Voysey Carpet January 18 2012

For those of you who did not get a chance to see the beautiful re-weave of the River Mat, we thought you might enjoy this photograph of the finished product! Towards the end of 2010 David was asked by John Voysey, the grandson of C.F.A. Voysey, [one of the most prominent and influential architects and designer of carpets, textiles, wallpaper etc in the late 19th / early 20th century Arts and Craft style], to weave a carpet in the design of `The River Mat’. John remembered the rug from his childhood and that it had been sold by his family and finally ended up in America.

The River Mat was first exhibited in The Arts and Crafts exhibition society in 1903 described as a hearth rug. A quaint panoramic design probably more suited to hang on the wall; it was described by E.W. Gregory writing in the Art Workers quarterly as a harmonious piece of colouring but simply a tour de force in point of design. Another critic writing in The Studio described a “hearth rug treated boldly in a pictorial manner, but without scale or perspective so as to form a kind of Chinese landscape, centring on a river with ships and full of objects to delight young people playing before the fire. John thinks that his grandfather may have drawn the point paper pattern of this size to be sold and used by home weavers on simple upright looms using ready available coloured wools from retail wool suppliers.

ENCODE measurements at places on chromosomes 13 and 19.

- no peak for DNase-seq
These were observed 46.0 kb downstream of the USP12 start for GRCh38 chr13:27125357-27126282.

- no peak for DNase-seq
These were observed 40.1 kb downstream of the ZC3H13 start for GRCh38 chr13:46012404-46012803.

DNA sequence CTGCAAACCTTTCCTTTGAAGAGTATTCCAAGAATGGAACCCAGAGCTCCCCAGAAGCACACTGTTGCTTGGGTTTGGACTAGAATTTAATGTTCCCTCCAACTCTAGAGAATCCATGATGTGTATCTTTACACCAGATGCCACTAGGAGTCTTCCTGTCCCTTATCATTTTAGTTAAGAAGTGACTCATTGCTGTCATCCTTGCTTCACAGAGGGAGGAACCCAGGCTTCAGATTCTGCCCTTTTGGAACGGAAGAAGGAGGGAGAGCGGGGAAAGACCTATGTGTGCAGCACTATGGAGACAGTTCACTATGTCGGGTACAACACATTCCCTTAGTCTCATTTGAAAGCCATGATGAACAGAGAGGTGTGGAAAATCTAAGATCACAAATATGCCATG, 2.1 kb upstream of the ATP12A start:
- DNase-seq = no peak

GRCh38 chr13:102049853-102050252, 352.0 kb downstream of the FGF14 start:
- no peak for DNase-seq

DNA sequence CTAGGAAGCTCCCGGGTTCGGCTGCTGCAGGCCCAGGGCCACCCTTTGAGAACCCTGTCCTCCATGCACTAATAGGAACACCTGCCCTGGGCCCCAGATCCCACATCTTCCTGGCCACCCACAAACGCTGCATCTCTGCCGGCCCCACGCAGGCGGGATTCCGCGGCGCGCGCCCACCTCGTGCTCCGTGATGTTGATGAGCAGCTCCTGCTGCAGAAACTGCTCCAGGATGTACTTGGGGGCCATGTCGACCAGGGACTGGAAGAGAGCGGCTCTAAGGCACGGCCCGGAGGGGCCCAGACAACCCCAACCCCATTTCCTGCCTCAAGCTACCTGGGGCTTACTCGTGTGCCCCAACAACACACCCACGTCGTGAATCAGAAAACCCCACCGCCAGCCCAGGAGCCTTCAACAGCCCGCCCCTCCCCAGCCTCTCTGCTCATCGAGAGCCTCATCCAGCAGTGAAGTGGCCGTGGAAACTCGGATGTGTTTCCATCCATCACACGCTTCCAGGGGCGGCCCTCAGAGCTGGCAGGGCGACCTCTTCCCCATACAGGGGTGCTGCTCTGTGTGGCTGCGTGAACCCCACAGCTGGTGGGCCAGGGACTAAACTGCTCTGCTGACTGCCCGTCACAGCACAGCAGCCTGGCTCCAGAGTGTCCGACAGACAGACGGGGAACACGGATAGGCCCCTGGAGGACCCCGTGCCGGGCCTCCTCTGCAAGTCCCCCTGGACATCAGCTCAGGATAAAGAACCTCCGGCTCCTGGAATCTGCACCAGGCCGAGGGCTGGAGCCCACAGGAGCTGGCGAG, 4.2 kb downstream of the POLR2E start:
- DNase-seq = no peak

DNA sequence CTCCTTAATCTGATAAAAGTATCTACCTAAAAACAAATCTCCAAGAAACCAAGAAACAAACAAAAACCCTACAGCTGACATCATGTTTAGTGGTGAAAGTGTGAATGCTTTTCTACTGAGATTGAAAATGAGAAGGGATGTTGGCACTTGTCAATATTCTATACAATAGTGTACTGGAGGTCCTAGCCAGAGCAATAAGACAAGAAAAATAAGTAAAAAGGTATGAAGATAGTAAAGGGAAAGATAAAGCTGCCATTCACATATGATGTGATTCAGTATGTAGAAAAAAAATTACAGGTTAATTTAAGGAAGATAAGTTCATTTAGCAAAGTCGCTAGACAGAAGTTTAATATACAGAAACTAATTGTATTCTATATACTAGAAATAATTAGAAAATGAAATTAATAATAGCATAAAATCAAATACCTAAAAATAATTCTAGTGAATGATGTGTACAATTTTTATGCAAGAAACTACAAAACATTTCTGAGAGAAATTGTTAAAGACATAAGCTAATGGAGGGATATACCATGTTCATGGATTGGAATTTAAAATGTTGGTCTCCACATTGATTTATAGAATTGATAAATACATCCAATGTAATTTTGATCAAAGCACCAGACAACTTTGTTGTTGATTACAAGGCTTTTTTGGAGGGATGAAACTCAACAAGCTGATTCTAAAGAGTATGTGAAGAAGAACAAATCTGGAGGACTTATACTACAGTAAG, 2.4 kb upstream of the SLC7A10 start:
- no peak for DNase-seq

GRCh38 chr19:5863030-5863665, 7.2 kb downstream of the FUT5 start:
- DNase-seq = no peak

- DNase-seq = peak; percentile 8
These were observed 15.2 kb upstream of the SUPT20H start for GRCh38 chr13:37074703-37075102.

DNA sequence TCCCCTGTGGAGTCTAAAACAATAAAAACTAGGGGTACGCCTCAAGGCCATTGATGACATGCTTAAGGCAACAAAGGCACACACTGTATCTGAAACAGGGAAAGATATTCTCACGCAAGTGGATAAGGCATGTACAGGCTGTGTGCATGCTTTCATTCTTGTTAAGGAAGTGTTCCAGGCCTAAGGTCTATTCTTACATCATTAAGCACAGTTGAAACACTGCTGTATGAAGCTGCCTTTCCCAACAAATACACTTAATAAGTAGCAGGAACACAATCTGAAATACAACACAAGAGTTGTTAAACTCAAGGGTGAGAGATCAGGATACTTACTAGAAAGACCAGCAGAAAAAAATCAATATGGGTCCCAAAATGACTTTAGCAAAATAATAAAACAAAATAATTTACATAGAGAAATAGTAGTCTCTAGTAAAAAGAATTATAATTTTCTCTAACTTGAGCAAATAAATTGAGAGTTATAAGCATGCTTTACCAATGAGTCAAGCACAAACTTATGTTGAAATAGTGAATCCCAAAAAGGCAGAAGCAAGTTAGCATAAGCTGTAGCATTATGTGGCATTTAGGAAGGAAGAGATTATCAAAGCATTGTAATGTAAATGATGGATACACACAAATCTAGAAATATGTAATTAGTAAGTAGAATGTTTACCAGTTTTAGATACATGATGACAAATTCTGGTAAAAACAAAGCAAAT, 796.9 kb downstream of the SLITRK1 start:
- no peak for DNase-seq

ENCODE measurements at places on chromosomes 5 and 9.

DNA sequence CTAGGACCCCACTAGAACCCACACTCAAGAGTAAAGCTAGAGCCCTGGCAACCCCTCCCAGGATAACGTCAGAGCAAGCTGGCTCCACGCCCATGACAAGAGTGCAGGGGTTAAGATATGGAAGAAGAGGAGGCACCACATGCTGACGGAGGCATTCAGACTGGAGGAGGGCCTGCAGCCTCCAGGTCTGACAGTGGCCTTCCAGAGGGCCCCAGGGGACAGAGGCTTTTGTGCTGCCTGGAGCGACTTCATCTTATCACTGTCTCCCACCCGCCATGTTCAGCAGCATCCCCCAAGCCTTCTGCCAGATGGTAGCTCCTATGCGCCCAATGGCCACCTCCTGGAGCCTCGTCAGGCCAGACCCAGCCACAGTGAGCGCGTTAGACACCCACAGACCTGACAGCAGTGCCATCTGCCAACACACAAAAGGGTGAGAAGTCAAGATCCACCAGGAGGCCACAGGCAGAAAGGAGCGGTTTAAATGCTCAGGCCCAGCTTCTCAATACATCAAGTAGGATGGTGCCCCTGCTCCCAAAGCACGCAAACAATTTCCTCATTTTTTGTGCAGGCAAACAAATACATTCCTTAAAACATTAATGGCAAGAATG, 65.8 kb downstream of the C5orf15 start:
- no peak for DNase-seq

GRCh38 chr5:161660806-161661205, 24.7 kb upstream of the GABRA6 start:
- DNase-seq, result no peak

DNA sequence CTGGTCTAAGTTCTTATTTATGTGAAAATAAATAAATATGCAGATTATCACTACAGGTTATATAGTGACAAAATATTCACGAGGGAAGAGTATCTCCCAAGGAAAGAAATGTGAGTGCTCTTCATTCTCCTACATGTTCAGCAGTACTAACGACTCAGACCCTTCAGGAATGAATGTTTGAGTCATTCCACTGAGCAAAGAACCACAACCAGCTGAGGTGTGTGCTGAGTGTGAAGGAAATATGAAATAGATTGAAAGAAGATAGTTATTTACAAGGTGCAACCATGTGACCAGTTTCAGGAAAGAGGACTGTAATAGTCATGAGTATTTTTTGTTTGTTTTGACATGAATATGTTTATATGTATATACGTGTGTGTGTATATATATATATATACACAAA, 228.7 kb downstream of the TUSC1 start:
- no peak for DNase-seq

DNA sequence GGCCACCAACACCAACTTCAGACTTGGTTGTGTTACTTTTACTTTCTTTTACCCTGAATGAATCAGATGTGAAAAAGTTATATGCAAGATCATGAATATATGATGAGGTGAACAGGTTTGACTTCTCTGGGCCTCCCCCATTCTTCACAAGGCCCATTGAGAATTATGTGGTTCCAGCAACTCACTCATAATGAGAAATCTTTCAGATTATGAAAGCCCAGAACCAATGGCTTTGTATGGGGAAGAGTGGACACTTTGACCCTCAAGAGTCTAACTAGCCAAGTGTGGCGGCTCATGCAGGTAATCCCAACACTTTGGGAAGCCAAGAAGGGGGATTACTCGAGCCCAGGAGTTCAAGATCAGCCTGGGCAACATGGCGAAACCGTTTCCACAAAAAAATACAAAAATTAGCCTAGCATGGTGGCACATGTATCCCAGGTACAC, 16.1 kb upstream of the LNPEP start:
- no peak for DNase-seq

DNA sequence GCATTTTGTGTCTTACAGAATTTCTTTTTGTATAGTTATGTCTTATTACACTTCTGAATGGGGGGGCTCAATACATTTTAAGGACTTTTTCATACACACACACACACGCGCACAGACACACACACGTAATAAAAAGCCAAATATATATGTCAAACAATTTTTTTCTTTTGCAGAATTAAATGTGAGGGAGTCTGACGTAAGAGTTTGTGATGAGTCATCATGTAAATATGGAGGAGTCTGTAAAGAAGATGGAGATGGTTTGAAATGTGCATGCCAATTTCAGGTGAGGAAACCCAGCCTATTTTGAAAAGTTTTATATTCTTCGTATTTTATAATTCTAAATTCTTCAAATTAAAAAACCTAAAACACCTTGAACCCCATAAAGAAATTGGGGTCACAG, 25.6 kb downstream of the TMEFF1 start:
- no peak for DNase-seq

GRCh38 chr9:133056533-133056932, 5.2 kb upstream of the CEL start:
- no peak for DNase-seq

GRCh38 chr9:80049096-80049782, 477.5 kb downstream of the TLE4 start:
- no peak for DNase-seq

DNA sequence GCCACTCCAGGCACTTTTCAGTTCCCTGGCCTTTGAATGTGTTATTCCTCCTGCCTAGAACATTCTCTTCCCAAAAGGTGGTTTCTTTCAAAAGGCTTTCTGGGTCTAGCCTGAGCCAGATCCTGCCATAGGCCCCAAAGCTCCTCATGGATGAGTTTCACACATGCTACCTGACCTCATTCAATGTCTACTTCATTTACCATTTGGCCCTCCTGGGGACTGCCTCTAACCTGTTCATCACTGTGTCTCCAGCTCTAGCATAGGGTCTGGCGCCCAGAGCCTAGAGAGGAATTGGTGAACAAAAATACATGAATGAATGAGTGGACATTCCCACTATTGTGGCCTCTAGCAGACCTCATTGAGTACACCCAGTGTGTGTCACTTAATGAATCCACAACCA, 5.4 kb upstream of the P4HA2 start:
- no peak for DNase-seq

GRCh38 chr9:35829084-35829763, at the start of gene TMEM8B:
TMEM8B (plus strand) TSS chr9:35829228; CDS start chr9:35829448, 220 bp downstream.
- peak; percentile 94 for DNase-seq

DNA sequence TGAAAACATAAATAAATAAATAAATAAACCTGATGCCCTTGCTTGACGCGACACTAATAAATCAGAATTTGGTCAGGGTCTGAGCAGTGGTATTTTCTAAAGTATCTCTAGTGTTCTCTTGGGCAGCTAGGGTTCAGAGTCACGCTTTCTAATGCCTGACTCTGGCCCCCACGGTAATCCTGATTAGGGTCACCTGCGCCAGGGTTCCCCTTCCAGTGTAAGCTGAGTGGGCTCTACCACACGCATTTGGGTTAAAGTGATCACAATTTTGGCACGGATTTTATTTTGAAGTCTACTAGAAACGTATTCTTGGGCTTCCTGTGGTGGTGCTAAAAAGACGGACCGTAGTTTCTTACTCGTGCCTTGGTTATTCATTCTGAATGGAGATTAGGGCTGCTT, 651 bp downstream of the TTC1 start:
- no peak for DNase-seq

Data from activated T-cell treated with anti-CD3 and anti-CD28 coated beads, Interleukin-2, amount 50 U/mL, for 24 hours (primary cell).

John had already done some research and had discovered that the original point papers were in the Royal institute of British Architects archive that is housed at the Victoria and Albert Museum and had sometime before been photographed for publication. They agreed to let us have copies of these and very kindly scanned the photographs in high resolution. For the first time in 25 years of weaving David used someone else’s point paper drawing. He found the point papers truly wonderful; showing a complete lack of regard for scale of perspective and a very significant understanding of naivety that is magical. They were drawn by an artist who fully understood the English country vernacular and, one imagines, was having some fun.

Colouring for the rug nearly turned into a nightmare of trying too hard, but in the end David went to his dye studio in Bulgaria and over a 4 day period working with long time business partner Nino Parpolov, made the colouring from our library of dyed colours. One of our most experienced weavers took nearly 3 months to weave the carpet at about 90,000 knots per square meter, as per the original.

We are waiting to hear from the V & A regarding an offer John has made to exhibit the new rug and Voysey’s original point paper. We wonder if Voysey’s work has ever had a good outing at exhibition? Like many of his time he is over-shadowed by William Morris.